The Wopmay Orogen, interpreted as the site of another ancient continent-continent collision, lies to the west of the Slave Craton. Although mostly composed of felsic igneous rocks and gneisses, the Wopmay Orogen includes a body of mafic and ultramafic igneous rock called the Muskox Intrusion. Derived from a mantle plume and dated at about 1.1 Ga, the Muskox is comparable to a handful of other mafic and ultramafic intrusions around the world in that it has distinctive repetitive layering caused by settling of heavy metal-rich minerals within the low-viscosity magma. Muskox has high levels of nickel, copper, and chromium, and has the potential to have platinum and palladium like a similar body in South Africa. Ultramafic intrusions like Muskox do not take place on Earth today because the mantle is no longer hot enough.
The oldest rocks in British Columbia are the strongly metamorphosed sedimentary, volcanic, and intrusive rocks of the Monashee Complex, situated to the west of the Columbia River near Revelstoke (Figure 21.2.3). Aged around 2 Ga, these may actually be part of Laurentia.
There are much more extensive Precambrian rocks within the Columbia and Rocky Mountains of southeastern B.C. and the southwestern corner of Alberta. The rocks of the Purcell Supergroup (a comprises more than one group) are present in the extreme southeastern corner of B.C. and adjacent Alberta, and extend well into the United States (as the Belt Supergroup). These are mostly unmetamorphosed clastic rocks deposited in rivers and lakes during the middle Proterozoic, at around 1,400 Ma, while Laurentia was still part of the supercontinent Columbia. When Columbia rifted apart, the division happened within the area of the Purcell/Belt rocks. Similar rocks of the same age are present in Tasmania and Siberia, and it is postulated that they were once part of the same depositional basin.
This map shows the geology of the Australian state of Tasmania. Identify which rocks might be comparable to the Purcell rocks of B.C. and Alberta.
In what way are these rocks different from those in Canada?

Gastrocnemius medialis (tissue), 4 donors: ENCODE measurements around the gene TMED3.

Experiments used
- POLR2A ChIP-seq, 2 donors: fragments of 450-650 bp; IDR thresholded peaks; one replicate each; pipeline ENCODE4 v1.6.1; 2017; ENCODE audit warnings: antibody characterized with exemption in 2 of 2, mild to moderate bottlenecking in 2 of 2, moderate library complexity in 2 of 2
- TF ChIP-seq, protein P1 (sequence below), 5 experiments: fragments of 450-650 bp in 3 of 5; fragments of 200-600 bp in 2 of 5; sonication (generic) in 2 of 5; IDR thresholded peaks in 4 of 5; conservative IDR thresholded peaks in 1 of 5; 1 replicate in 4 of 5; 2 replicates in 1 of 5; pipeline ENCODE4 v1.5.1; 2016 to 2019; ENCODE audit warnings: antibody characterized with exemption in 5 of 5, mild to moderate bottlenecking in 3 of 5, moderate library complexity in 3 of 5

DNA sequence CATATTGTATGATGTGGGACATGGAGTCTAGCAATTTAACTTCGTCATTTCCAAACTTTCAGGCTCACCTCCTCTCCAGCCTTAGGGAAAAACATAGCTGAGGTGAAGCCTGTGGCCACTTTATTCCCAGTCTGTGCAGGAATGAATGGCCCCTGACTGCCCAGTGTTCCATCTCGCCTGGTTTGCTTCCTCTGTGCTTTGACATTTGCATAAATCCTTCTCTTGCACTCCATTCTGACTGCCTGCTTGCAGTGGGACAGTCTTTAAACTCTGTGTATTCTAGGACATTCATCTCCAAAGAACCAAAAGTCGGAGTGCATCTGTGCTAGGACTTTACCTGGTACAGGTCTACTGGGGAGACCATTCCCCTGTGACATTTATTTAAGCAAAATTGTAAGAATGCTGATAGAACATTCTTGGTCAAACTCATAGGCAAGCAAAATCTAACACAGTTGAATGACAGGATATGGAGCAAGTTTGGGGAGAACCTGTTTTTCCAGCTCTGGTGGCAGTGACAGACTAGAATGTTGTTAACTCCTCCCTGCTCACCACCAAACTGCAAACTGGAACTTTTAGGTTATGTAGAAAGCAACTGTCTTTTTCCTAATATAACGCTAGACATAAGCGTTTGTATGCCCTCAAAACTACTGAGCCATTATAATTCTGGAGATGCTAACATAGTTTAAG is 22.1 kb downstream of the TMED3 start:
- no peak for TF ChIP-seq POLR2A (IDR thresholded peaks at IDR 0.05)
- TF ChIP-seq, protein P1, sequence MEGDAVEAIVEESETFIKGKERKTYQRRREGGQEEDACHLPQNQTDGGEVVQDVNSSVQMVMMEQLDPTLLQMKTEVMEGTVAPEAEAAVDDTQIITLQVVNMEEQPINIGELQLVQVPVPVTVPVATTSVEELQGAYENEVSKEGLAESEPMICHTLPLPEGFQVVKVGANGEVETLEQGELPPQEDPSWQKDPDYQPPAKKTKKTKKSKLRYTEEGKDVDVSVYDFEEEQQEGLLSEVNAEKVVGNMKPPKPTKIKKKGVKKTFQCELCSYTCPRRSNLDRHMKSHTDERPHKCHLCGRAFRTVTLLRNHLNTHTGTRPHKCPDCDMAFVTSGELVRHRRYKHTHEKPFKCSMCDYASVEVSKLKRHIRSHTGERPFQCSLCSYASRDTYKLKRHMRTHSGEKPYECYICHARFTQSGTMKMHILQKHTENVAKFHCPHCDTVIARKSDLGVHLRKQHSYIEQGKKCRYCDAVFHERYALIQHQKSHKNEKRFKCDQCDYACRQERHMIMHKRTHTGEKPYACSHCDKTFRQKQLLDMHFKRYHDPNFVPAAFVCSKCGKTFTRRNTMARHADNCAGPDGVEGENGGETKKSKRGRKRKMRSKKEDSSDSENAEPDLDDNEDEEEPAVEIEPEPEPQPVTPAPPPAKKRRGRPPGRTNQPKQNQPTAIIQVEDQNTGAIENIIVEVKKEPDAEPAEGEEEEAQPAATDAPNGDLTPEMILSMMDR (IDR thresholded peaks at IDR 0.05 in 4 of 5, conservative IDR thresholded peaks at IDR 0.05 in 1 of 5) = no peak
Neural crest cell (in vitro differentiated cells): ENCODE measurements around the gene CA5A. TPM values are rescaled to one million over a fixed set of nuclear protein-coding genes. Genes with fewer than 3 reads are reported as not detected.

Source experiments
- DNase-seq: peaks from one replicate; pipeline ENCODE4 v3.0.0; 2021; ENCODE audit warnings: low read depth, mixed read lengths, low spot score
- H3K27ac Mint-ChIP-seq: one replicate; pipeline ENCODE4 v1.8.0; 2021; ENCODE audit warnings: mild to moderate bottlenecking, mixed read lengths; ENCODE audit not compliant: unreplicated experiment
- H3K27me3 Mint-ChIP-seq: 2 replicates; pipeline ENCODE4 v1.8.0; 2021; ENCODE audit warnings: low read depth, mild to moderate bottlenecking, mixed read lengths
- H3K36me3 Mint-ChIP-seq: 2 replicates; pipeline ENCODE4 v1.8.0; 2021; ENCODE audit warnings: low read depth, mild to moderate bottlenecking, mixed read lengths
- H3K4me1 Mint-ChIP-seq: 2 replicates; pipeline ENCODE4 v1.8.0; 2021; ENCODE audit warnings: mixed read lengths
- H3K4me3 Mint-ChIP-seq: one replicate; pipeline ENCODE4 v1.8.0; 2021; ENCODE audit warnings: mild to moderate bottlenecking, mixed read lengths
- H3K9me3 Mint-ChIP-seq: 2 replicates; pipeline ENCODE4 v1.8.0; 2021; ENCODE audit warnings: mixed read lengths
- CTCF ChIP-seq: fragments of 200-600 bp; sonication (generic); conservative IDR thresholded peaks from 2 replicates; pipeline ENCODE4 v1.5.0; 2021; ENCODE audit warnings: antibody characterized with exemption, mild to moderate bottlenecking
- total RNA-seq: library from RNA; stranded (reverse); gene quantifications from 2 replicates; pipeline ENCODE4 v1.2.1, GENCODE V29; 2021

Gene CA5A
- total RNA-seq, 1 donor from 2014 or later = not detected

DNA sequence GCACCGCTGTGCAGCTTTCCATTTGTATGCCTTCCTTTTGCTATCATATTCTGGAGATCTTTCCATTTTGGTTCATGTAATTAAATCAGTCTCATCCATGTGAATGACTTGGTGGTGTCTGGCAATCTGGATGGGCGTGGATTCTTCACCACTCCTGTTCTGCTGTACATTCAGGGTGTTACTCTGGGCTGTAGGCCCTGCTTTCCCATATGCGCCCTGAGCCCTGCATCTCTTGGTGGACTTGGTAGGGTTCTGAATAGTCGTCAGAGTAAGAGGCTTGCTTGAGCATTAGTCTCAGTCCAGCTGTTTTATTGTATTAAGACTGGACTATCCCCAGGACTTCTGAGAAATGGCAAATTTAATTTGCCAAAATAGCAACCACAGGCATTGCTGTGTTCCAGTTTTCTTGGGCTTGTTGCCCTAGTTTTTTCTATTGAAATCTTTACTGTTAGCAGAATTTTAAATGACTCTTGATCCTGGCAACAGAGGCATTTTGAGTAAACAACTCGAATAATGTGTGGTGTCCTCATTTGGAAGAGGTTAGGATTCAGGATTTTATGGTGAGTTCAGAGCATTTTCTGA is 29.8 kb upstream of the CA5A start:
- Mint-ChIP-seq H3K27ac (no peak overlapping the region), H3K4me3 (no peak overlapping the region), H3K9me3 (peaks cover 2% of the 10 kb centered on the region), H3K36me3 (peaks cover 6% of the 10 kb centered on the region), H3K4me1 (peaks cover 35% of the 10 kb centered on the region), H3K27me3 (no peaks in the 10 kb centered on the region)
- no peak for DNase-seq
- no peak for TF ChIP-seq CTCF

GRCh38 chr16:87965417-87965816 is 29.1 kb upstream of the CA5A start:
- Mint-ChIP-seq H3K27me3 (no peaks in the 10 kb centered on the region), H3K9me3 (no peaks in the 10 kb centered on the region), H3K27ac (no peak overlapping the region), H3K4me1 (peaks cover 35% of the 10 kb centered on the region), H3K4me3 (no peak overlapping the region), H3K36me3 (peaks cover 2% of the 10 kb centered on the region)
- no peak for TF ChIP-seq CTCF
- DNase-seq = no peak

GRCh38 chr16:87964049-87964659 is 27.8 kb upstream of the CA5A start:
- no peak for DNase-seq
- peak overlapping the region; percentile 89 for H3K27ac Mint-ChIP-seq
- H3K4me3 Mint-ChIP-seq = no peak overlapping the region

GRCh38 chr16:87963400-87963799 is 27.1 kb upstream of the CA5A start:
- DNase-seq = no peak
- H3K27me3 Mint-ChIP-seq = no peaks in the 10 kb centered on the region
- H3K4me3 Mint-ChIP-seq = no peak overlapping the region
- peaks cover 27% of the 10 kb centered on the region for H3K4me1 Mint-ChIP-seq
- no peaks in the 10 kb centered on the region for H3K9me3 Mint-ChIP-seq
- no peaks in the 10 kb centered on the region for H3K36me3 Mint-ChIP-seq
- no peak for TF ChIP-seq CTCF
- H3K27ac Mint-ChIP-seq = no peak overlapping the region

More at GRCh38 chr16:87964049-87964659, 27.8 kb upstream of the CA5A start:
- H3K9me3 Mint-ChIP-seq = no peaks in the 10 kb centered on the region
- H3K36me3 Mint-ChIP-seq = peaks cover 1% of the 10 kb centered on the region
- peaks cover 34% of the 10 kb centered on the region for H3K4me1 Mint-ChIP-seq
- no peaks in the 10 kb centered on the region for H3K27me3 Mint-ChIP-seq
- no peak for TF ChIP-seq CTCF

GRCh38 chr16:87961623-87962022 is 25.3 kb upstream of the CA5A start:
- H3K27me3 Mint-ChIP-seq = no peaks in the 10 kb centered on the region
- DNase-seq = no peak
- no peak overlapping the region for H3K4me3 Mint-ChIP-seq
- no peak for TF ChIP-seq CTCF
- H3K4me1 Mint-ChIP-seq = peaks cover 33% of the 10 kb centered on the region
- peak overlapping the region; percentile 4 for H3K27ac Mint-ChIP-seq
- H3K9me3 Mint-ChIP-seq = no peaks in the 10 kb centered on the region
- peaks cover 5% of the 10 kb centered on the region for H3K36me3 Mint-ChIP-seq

See Appendix 3 for Exercise 21.2 answers.
The Windermere Group rocks—also mostly clastic sedimentary—were deposited in the ocean along the western edge of Laurentia (Figure 21.2.3) in the late Proterozoic (around 700 Ma) after the breakup of Columbia. In fact, sedimentary rocks of this age extend all along the western side of the Rocky Mountains, well into Yukon.
Deposition in this area was taking place during the late Proterozoic Snowball Earth glaciations, as can be seen in Windermere Group rocks of the Toby Formation from the area south of Cranbrook, B.C. (Figure 21.2.5). The Toby Formation is a fine-grained marine rock (mudstone) with numerous large angular clasts of limestone and quartz. The mud was deposited in the quiet water of a continental slope environment, and the large clasts were dropped from floating ice derived from glaciers on Laurentia. The Toby Formation is unique in this area; most of the rest of the late Proterozoic clastic sedimentary rocks in this region do not have glacial dropstones.
- Figure 21.2.1: “Geological Map of Canada” by J. O. Wheeler, P. F. Hoffman, K. D. Card, A. Davidson, B. V. Sanford, A. V. Okulitch, and W. R. Roest. The Government of Canada retains the copyright of this image but allows for reproduction for non-commercial use. Image edited by Steven Earle.
- Figure 21.2.2: “Acasta gneiss” © Pedroalexandrade. CC BY-SA.
- Figure 21.2.3: “Geological Map of Canada” by J. O. Wheeler, P. F. Hoffman, K. D. Card, A. Davidson, B. V. Sanford, A. V. Okulitch, and W. R. Roest. The Government of Canada retains the copyright of this image but allows for reproduction for non-commercial use. Image edited by Steven Earle.
- Figure 21.2.4: “Tasmania simple geology map” © Graeme Bartlett. CC BY-SA.
- Figure 21.2.5: © Steven Earle. CC BY.
a stratigraphically-continuous series of related groups